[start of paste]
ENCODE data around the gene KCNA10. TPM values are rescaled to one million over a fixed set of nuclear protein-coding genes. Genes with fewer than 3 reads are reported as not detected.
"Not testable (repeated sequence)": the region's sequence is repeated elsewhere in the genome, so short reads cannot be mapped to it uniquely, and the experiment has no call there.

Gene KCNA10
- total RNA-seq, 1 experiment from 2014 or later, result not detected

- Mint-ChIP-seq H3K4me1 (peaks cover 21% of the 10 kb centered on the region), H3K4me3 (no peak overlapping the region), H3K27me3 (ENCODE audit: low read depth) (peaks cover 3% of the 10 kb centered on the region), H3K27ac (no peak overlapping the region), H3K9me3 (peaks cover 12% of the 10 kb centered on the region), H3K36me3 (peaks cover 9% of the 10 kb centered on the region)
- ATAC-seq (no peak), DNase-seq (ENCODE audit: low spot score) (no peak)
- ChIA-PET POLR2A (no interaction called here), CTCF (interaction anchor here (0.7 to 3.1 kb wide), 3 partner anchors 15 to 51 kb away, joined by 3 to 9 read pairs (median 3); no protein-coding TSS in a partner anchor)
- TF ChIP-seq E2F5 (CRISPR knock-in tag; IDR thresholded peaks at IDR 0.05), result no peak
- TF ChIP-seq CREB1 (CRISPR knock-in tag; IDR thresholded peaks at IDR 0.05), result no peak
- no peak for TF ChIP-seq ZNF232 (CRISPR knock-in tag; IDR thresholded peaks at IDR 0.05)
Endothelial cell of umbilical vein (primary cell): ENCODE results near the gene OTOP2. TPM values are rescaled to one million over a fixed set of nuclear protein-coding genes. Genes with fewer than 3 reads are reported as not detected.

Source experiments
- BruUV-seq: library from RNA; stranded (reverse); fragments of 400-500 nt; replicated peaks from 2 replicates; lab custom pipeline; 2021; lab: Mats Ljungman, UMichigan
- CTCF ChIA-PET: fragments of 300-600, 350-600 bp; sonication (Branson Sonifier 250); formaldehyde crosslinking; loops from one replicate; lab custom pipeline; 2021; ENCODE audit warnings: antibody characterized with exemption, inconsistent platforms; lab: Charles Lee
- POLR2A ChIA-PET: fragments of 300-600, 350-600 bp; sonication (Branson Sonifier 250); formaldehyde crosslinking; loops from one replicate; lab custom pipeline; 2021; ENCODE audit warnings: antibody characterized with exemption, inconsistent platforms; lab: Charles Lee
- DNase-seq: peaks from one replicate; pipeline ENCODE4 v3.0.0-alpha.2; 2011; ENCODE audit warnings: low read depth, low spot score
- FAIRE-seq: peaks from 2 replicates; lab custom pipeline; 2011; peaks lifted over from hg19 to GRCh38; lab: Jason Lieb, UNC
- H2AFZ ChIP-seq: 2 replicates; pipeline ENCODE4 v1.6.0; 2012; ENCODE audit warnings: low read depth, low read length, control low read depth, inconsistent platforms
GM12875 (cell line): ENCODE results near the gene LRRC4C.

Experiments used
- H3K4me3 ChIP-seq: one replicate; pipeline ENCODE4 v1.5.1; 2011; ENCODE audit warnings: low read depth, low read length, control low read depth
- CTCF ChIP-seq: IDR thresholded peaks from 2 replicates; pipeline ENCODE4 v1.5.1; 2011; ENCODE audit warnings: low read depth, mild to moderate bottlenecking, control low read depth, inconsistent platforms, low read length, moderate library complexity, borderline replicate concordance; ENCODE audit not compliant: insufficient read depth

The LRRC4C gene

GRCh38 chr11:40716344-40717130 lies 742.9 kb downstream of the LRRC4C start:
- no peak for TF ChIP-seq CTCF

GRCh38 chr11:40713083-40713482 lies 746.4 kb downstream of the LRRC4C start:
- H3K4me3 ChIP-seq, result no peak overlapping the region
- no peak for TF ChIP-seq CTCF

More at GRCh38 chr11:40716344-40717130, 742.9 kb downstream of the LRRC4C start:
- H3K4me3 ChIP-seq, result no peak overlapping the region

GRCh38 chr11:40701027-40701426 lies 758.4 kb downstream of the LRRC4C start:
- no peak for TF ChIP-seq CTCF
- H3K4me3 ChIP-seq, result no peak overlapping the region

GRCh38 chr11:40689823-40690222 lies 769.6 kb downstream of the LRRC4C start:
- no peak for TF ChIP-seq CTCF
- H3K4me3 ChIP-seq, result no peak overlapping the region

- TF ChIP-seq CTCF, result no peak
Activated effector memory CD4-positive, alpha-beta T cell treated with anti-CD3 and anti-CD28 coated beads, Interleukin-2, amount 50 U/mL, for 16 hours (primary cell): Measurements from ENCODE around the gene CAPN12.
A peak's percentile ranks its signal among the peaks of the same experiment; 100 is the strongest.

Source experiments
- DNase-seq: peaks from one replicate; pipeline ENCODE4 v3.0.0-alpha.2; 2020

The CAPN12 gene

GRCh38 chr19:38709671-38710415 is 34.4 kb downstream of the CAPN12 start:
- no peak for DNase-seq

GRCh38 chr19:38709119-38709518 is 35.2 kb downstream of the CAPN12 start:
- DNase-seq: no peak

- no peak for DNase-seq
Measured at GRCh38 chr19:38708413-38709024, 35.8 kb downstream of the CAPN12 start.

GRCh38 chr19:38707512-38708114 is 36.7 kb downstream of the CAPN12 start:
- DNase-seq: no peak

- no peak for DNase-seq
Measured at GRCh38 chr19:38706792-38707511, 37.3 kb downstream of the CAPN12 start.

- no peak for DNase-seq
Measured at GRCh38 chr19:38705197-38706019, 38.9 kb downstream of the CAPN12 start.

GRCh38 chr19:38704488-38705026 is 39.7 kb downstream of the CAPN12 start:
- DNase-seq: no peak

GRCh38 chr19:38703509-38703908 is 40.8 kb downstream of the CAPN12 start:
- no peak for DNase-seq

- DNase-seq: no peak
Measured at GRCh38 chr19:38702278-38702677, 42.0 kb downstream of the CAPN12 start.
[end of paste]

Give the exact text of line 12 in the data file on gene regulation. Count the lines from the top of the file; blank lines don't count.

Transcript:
Source experiments